Workshop on Extreme-Scale Solvers: Transition to Future Architectures
March 8-9, 2012
American Geophysical Union, Washington, DC
Jim Ang, Al Geist, Mike Heroux, Paul Hovland, Osni Marques, Lois Curfman McInnes, Esmond Ng
ASCR Point of Contact: Karen Pao
Workshop Description: The objective of this 1½-day workshop is to bring together experts in the development of scalable solvers to determine research areas needed for extreme-scale algorithms and software to effectively utilize the 100PF systems and prepare for the exascale systems. The 100PF systems are expected to be evolutionary modifications from the 20 petaflops-class systems being deployed today, likely employing variants of today's CPU and GPU technologies. The yet-to-be-determined architectures of extreme-scale systems beyond these 100 PF systems are expected to be radically different; nevertheless, there are common characteristics of these extreme-scale systems, independent of the actual systems designs, which will require serious rethinking of today's numerical algorithms for large-scale scientific simulations. Opportunities may exist for the solver community to influence the design of future extreme-scale computers.
Architectural features that are the most salient to the design, implementation, and deployment of all numerical algorithms for parallel, high-performance scientific computing include:
- Extreme Parallelism: Estimates of 2 to 3 orders of magnitude of parallelism over today's levels will require solvers to pay particular attention to Amdahl's Law.
- Communication: Minimizing data movement will be the key to performance as well as a primary way for solvers to reduce power consumption.
- Resilience: The number of failures is expected to increase with concurrency, requiring solvers that can run through or detect and recover from faults.
- Heterogeneous Architectures: Heterogeneity will be required to meet the power requirements of the 100PF systems, but little has been done to develop portable, hybrid codes that can run across different types of architectures.
In this workshop we will identify how architecture features will affect the design and implementation of the numerical algorithms, especially linear algebra algorithms such as direct and iterative linear solvers, nonlinear solvers, and eigensolvers, which are often the most computationally intensive parts of HPC science application codes, and other related capabilities required for successful solver deployment. Workshop participants will explore issues such as:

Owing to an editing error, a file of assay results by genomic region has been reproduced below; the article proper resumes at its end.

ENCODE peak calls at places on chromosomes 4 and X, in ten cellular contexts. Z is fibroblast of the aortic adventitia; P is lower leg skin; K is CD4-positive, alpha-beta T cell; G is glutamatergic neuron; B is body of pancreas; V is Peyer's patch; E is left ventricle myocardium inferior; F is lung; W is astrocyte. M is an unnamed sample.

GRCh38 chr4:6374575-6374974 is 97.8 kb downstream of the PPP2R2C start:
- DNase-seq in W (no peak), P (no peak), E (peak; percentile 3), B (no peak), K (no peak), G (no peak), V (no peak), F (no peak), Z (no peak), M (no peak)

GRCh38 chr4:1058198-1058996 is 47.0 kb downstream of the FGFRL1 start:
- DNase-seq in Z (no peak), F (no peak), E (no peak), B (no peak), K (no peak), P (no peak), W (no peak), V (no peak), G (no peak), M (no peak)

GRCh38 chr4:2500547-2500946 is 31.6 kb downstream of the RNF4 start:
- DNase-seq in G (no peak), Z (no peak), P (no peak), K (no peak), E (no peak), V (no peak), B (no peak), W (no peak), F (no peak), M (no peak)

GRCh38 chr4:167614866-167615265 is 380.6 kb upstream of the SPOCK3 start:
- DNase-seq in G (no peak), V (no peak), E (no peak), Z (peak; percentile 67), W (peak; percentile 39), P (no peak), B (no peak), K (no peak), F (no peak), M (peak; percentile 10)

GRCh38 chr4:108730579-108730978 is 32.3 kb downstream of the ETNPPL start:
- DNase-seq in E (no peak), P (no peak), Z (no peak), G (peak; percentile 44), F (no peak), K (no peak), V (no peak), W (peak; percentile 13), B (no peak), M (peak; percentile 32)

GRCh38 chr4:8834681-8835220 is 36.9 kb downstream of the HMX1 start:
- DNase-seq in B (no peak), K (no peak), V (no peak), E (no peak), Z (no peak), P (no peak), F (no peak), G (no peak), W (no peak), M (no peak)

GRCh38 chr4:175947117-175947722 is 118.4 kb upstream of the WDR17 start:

- What do mathematicians and computer scientists need to know about future architectures to be able to write efficient, robust, scalable, and portable, high-performance solvers?
- Are there architectural features needed or desired for the development of extreme-scale solvers?
- What do code developers need in terms of development tools and programming environments to deal with extreme parallelism and minimization of communication and data movement?
- What are some architecture-specific and architecture-independent solutions, and what are their respective strengths and weaknesses for extreme-scale solvers?
- How do we evolve from today's solvers to the extreme-scale algorithms and software needed for these 100 PF systems and architectures of the future?
It is expected that the research issues discussed during this workshop will impact algorithmic research for areas beyond linear algebra, in areas such as partial differential equations, mathematical programming and optimization, computational stochastics, uncertainty quantification, mesh generation, and many others that are relevant to HPC science applications modeling and simulation.